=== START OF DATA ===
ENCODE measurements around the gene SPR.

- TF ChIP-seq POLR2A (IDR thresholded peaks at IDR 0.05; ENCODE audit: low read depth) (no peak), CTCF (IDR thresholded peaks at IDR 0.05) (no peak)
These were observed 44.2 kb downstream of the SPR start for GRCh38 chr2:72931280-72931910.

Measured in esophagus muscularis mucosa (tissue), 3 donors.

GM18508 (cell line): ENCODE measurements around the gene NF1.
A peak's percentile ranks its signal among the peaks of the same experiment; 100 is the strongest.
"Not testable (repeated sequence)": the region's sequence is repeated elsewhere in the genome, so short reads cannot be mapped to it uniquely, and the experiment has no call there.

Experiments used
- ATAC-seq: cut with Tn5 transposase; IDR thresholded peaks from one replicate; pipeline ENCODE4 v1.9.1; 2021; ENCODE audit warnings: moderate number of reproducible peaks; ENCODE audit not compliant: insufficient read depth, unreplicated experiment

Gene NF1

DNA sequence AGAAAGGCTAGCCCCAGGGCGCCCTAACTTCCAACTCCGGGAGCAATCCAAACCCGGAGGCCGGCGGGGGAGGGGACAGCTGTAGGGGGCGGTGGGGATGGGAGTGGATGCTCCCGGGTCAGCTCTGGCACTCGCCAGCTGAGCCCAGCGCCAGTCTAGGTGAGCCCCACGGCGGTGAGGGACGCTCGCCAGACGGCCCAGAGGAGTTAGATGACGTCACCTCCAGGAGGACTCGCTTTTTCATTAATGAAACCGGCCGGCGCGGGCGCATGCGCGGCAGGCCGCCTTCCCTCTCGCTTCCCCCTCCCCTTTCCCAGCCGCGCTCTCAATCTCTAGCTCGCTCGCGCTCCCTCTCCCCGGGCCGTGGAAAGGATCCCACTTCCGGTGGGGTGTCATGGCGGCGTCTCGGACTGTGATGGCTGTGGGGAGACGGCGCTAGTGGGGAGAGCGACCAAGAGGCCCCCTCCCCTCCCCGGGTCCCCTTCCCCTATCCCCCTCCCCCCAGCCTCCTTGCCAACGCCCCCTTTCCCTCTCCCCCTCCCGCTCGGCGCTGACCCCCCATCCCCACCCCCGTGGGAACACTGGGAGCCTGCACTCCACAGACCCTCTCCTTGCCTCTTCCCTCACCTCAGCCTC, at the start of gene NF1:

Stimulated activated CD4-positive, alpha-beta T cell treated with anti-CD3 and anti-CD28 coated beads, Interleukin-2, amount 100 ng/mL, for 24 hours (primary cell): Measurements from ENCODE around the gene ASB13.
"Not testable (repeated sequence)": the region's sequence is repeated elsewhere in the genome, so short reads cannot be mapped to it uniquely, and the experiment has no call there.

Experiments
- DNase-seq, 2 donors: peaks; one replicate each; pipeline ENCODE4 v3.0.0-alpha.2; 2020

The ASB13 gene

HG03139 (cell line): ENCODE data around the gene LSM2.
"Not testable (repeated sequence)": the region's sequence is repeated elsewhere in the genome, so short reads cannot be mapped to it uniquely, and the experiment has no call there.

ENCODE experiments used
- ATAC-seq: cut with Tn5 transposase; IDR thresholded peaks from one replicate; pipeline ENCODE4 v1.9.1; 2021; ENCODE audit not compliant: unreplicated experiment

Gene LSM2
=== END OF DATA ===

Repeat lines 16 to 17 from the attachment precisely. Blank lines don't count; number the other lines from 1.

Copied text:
The ASB13 gene

HG03139 (cell line): ENCODE data around the gene LSM2.